Trottenberg Talks About Expanding Cycling in the de Blasio Era

Transportation Commissioner Polly Trottenberg sat down for a Q&A with the New York Cycle Club Monday night to lay out her approach to expanding the city’s bike network. With NYU Rudin Center director Mitchell Moss moderating, Trottenberg said DOT will keep adding bike lanes on her watch, including protected lanes, without seeking to change a review process that has often delayed or watered down street redesigns despite ample evidence of public support.

DOT Commissioner Polly Trottenberg talked bikes last night with New York Cycle Club members. Photo: Stephen Miller
Photo: Stephen Miller

“There has been, and I’ll credit my predecessor for this, a sea change in the attitude about bike lanes in New York,” Trottenberg said, referring to former commish Janette Sadik-Khan. While the city’s media and political establishment may no longer be in full-blown bikelash mode, Trottenberg noted that not everyone welcomes each new bike project. “At the granular, neighborhood level, you’ll meet folks who don’t like it,” she said.

She also defended DOT’s deference to community board votes as the agency’s default approach to public involvement in bike projects. “The philosophy of working with neighborhoods is a sound one,” Trottenberg said. She pointed to West End Avenue, where a recent road diet project added breathing room for cyclists but omitted bike lanes. Bike lanes can easily be added once more cyclists take to the route and the community acclimates to the calmer street, she said. That may be true of painted lanes, but protected lanes would probably involve more intensive upgrades.

Trottenberg has said DOT will add 30 miles of on-street bike lanes each year, including five miles of protected bike lanes, with an eye on neighborhoods beyond already well-served parts of Manhattan and Brooklyn. Audience members requested protected bike lanes on the Harlem River bridges, the Grand Concourse, on the MTA-owned Henry Hudson and Verrazano-Narrows Bridges, and Queens Boulevard, where Trottenberg cited left turns as contributing to a recent uptick in crashes.

During the 2013 race for mayor, Bill de Blasio set a goal of having bicycling account for 6 percent of all trips in New York City by 2020. That’s an ambitious target, and a notoriously difficult one to measure. Trottenberg said DOT currently estimates bike mode-share at about 1.5 percent of trips citywide, and that the department is developing new methods to get a more precise measurement. “There’s no question, we’re probably going to need to up our ability to count [cyclists] around the city,” she said after the event. “I have to confess, we have not fully figured out how we’re going to do that.”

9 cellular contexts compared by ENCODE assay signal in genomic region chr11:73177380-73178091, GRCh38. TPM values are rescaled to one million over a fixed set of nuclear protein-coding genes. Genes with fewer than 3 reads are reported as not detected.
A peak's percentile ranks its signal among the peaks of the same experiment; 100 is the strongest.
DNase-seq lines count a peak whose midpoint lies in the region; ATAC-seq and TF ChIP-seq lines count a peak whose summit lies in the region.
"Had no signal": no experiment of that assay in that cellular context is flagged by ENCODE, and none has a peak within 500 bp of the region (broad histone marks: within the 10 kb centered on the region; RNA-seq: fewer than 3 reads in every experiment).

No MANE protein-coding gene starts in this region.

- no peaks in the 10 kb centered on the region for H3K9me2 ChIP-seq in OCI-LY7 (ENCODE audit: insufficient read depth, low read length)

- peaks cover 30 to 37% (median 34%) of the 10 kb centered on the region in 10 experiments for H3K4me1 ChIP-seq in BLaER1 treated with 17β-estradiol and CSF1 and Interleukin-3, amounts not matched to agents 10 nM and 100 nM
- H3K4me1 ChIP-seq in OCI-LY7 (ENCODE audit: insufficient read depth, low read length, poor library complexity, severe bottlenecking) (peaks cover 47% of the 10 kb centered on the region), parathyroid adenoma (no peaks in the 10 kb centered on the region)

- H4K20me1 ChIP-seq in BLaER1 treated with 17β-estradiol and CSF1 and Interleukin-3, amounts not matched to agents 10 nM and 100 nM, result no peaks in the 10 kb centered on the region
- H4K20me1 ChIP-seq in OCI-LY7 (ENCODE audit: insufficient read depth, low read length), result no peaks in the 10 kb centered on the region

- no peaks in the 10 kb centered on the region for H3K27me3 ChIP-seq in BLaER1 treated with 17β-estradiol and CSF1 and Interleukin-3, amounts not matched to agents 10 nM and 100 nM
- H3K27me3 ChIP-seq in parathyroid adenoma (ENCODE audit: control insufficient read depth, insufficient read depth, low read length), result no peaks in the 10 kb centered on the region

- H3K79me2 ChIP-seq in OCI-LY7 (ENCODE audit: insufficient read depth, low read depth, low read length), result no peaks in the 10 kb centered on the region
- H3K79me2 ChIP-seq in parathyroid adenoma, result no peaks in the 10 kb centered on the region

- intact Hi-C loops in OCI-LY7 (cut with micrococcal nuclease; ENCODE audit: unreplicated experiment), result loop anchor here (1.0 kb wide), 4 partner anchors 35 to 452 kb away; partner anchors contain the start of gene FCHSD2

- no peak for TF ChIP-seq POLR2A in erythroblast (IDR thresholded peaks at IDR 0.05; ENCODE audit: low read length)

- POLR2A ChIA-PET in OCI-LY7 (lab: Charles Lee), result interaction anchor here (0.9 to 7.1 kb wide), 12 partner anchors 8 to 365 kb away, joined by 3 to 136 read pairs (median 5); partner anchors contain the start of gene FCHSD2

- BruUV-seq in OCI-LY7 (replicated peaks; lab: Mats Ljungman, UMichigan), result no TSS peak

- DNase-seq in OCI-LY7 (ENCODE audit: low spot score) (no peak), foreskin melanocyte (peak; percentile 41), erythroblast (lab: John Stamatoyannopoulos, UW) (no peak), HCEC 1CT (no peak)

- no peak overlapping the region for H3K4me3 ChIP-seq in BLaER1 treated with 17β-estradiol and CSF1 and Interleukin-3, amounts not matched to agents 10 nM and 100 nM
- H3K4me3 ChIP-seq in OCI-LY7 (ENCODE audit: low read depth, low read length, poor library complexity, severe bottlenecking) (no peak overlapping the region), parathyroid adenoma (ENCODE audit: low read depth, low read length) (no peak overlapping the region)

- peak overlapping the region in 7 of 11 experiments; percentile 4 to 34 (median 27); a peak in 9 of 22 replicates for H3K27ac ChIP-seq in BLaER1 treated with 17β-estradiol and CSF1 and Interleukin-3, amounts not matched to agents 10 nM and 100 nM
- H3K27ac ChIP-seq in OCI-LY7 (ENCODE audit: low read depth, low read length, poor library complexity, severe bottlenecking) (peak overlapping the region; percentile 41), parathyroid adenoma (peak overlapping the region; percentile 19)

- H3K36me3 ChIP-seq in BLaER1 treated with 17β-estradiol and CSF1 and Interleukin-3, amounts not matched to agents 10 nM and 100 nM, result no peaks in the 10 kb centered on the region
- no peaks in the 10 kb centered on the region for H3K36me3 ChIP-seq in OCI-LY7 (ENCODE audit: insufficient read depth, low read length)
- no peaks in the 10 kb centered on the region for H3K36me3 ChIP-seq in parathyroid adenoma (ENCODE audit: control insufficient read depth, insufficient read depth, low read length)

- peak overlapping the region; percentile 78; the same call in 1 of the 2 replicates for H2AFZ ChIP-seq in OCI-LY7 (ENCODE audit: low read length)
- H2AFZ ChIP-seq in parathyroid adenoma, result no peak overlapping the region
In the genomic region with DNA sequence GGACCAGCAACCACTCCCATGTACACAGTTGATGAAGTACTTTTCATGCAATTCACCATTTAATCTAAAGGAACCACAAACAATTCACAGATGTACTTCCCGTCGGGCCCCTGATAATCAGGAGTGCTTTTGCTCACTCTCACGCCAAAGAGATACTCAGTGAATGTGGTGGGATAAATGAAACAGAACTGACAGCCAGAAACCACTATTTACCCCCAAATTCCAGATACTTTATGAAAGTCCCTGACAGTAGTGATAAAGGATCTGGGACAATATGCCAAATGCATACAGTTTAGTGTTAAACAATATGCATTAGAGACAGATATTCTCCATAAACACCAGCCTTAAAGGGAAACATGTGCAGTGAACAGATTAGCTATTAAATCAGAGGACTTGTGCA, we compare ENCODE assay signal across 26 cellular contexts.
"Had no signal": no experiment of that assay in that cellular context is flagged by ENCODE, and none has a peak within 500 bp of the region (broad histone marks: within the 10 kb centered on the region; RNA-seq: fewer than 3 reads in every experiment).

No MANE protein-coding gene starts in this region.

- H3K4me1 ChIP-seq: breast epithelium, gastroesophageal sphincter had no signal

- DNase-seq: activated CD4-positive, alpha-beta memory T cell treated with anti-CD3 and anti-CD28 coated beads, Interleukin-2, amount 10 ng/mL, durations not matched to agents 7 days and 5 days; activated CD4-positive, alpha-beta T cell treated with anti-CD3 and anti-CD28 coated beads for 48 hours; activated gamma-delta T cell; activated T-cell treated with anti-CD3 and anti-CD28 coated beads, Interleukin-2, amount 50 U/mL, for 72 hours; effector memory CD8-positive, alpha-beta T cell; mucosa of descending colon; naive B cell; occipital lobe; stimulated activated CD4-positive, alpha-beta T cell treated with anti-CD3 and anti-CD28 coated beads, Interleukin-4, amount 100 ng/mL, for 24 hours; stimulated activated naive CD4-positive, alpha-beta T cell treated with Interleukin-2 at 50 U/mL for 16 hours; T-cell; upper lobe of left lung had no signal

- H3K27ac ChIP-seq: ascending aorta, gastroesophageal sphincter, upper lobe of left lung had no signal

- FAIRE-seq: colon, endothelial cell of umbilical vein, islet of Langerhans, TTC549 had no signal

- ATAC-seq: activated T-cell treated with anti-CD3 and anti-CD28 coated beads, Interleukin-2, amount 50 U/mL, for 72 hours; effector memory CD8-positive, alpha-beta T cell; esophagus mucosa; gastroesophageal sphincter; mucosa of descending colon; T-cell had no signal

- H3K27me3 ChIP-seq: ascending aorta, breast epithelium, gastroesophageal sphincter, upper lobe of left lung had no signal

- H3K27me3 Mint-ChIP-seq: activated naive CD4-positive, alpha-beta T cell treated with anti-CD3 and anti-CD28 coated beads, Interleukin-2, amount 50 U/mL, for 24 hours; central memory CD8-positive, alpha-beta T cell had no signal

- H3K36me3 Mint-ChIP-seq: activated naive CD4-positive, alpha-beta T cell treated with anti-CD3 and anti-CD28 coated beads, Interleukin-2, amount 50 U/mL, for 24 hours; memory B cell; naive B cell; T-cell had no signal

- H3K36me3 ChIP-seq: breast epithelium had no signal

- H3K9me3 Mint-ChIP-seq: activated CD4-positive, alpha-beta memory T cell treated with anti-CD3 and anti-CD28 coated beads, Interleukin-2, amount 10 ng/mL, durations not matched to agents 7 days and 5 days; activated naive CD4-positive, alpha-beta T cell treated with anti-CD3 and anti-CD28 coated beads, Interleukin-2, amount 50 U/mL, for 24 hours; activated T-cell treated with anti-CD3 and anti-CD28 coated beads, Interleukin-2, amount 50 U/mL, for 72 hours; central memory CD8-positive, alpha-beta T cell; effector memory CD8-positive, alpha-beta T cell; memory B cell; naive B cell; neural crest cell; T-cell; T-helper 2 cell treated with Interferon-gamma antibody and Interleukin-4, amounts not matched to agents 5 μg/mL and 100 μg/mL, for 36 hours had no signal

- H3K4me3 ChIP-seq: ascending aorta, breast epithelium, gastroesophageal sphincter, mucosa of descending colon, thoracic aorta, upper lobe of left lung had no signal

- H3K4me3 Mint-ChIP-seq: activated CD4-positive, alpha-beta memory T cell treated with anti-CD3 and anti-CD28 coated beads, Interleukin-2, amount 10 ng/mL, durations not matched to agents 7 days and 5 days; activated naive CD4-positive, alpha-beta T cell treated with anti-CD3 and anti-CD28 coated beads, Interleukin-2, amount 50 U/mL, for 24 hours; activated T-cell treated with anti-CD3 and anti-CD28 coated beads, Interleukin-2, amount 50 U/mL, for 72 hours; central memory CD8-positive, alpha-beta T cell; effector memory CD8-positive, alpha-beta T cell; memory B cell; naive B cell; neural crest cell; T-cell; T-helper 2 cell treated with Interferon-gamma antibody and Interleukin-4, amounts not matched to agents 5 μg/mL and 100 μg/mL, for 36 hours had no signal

Trottenberg’s decision not to take the opportunity to try out completely car-free parks this summer was the subject of one of the event’s more pointed questions from the audience. “Instead of happiness, I got nothing but unhappy blowback about how wimpy I was being,” she said. Trottenberg cited political support and traffic challenges as obstacles to making Prospect and Central Parks completely car-free. “Before you do something like [car-free parks], you do have to work with the community boards,” she said. “Some of the ones around the park are more enthusiastic about car-free than others.”

Trottenberg said she has discussed Operation Safe Cycle with NYPD, and credited the department with a slow but steady culture change. “I think NYPD heard pretty loud and clear that people were unhappy with how the blitz turned out, the bike blitz,” she said. “They admitted… there were certainly some problems with it.” Citing Scandinavia as a model, Trottenberg said she would like enforcement targeted on dangerous corridors for at least six months at a time to change the tenor of driver behavior on the street. She also encouraged street safety advocates to talk with local precinct leadership and join precinct community councils. “Just hearing it from their sister agency is one thing,” she said. “You all need to give them feedback too.”

She was less hopeful about DMV’s role in bringing dangerous driving under control. “The biggest cause of crashes is speeding. It turns out that it’s very hard to get speeding convictions,” she said. When DMV administrative judges adjudicate speed-related charges, she said, they often give a lot of deference to speeding drivers. “Part of why NYPD doesn’t like to bring those charges is because DMV doesn’t like to convict. And [officers are] held accountable for their conviction rates.”

Trottenberg said she would like to see more speed cameras on city streets, and noted that fines in New York are low compared to other nations, which can charge hundreds of dollars for speed cam tickets. Even with all the restrictions Albany places on speed cameras, she said the city made good progress in Albany this year in securing more speed cameras and a lower speed limit. “I was a pessimist,” she said of the speed limit bill’s chances in Albany. She credited Families For Safe Streets and Transportation Alternatives, whom she called “a remarkably powerful political force.” After final action by the City Council, the 25 mph limit will go into effect November 7, Trottenberg said.

DOT is preparing to publish updated benchmarks for implementing its bicycling and Select Bus Service goals, Trottenberg said last night. She also reiterated that news on a deal for Citi Bike, which she said is in the hands of bike-share operator Alta and likely investor REQX Ventures, should be coming soon. “I say this every time, but I really mean it,” she said.